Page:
The winner of Best Actor seems to be pretty clear this year, but who deserves to win is less easy to pinpoint.
Colin Firth, in his precise and immersive performance as a stuttering, put-upon king in “The King’s Speech” is certainly poised to win the award. Firth has been the favorite throughout the awards season, so it is easy to overlook the other competitors in this category, a few of whom are especially strong. In the film “127 Hours,” James Franco performs nearly the entire film in one location (trapped in a cave, pinned by a rock), but keeps the audience attentive the whole time with his fearless, no-holds-barred performance. Jesse Eisenberg of “The Social Network,” on the other hand, leads a terrific ensemble cast. He really embodies Mark Zuckerberg, the founder of Facebook, in an interesting and unconventional way. He allows the audience to hate him and admire him at the same time, and delivers Aaron Sorkin’s razor-sharp dialogue impeccably. Jeff Bridges is solid and dependable as the lead in the Coen Brothers’ “True Grit,” but has a less flashy performance than the other frontrunners. And, thanks to an impassioned plea by Julia Roberts, Javier Bardem found his way to a very surprising nomination for his performance in “Biutiful.” His performance is notable because it’s the first performance done entirely in Spanish to receive a Best Actor nod.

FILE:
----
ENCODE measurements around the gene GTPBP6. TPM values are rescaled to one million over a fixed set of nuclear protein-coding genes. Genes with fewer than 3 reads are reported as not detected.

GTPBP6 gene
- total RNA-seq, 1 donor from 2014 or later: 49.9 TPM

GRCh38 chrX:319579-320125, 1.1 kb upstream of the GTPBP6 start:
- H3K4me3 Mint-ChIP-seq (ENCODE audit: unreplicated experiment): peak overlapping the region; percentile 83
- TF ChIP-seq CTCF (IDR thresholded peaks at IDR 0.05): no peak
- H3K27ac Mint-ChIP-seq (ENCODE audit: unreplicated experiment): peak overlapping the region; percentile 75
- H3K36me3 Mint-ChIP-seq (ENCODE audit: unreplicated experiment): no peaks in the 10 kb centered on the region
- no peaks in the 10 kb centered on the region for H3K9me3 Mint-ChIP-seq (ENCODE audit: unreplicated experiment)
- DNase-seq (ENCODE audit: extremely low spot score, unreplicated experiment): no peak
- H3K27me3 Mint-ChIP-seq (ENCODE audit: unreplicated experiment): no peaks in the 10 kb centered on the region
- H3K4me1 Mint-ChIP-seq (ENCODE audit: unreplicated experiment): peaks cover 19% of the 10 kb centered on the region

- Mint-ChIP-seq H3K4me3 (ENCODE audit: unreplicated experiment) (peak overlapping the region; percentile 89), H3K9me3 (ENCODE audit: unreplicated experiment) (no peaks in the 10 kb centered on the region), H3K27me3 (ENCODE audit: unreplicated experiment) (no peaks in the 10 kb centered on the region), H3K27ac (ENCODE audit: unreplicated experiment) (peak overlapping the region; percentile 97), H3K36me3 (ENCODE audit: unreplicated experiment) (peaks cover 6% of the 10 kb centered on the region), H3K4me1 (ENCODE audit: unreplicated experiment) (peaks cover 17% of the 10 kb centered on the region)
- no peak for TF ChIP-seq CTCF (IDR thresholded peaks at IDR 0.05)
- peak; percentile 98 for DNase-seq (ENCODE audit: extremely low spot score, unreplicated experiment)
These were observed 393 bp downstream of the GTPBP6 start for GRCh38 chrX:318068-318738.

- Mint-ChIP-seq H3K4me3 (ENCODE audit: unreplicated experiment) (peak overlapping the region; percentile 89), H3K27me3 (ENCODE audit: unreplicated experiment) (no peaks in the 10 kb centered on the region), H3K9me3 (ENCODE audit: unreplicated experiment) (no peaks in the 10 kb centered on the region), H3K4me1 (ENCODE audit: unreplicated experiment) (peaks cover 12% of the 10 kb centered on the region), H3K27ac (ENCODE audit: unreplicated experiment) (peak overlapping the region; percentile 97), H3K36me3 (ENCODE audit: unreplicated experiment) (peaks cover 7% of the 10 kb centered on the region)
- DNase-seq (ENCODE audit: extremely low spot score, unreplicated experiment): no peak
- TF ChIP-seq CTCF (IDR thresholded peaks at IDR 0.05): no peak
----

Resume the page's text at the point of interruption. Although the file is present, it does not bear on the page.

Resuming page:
Annette Bening and Natalie Portman are at the top of those running for the Best Actress award this year. They are from two very different films, but one is surely taking the lead over the other as the season concludes.
Until the release of “Black Swan,” Bening of “The Kids Are All Right” was a lock to the win with her interesting and brutally funny performance as a lesbian mother in crisis. But then Portman, giving this year’s most audacious and unflinching performance, quickly became the frontrunner for the award with her ballet tour-de-force in “Black Swan.” I still wouldn’t count out Bening, however. The Academy has snubbed her more than once and she might just get her due this year, although I wouldn’t count on it. Michelle Williams’ subtle and pained performance in “Blue Valentine” (paired with her grievously snubbed co-star, Ryan Gosling), gives the most heartbreaking performance in this category, but is overpowered by Portman and Bening. Nicole Kidman, in another powerful performance, plays a grieving mother well in “Rabbit Hole,” but doesn’t exhibit enough hysterics in the film to win. And Jennifer Lawrence, the impressive 17-year-old of “Winter’s Bone,” will have to be happy to just be nominated in her breakout role.